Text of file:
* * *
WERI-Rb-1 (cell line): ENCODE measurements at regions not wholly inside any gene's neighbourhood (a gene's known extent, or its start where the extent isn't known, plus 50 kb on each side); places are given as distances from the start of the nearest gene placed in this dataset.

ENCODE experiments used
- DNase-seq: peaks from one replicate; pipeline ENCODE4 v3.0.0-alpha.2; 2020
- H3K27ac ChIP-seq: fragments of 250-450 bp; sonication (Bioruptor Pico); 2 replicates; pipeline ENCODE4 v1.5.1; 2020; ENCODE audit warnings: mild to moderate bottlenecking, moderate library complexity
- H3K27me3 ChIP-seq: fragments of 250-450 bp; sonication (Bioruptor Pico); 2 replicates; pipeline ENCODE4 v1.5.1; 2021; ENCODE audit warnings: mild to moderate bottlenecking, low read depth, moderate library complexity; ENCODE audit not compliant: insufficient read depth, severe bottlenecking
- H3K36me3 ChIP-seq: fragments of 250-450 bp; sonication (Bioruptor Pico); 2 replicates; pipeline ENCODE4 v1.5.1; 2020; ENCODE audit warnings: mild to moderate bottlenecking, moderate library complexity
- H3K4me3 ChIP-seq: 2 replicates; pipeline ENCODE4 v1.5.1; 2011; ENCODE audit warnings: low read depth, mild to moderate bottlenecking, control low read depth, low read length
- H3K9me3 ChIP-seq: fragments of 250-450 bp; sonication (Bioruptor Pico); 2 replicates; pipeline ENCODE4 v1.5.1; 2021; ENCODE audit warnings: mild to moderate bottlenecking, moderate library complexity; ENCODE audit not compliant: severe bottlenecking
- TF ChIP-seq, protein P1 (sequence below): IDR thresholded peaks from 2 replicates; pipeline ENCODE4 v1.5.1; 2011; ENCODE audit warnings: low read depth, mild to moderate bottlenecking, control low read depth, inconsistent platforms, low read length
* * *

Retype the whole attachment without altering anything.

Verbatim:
WERI-Rb-1 (cell line): ENCODE measurements at regions not wholly inside any gene's neighbourhood (a gene's known extent, or its start where the extent isn't known, plus 50 kb on each side); places are given as distances from the start of the nearest gene placed in this dataset.

ENCODE experiments used
- DNase-seq: peaks from one replicate; pipeline ENCODE4 v3.0.0-alpha.2; 2020
- H3K27ac ChIP-seq: fragments of 250-450 bp; sonication (Bioruptor Pico); 2 replicates; pipeline ENCODE4 v1.5.1; 2020; ENCODE audit warnings: mild to moderate bottlenecking, moderate library complexity
- H3K27me3 ChIP-seq: fragments of 250-450 bp; sonication (Bioruptor Pico); 2 replicates; pipeline ENCODE4 v1.5.1; 2021; ENCODE audit warnings: mild to moderate bottlenecking, low read depth, moderate library complexity; ENCODE audit not compliant: insufficient read depth, severe bottlenecking
- H3K36me3 ChIP-seq: fragments of 250-450 bp; sonication (Bioruptor Pico); 2 replicates; pipeline ENCODE4 v1.5.1; 2020; ENCODE audit warnings: mild to moderate bottlenecking, moderate library complexity
- H3K4me3 ChIP-seq: 2 replicates; pipeline ENCODE4 v1.5.1; 2011; ENCODE audit warnings: low read depth, mild to moderate bottlenecking, control low read depth, low read length
- H3K9me3 ChIP-seq: fragments of 250-450 bp; sonication (Bioruptor Pico); 2 replicates; pipeline ENCODE4 v1.5.1; 2021; ENCODE audit warnings: mild to moderate bottlenecking, moderate library complexity; ENCODE audit not compliant: severe bottlenecking
- TF ChIP-seq, protein P1 (sequence below): IDR thresholded peaks from 2 replicates; pipeline ENCODE4 v1.5.1; 2011; ENCODE audit warnings: low read depth, mild to moderate bottlenecking, control low read depth, inconsistent platforms, low read length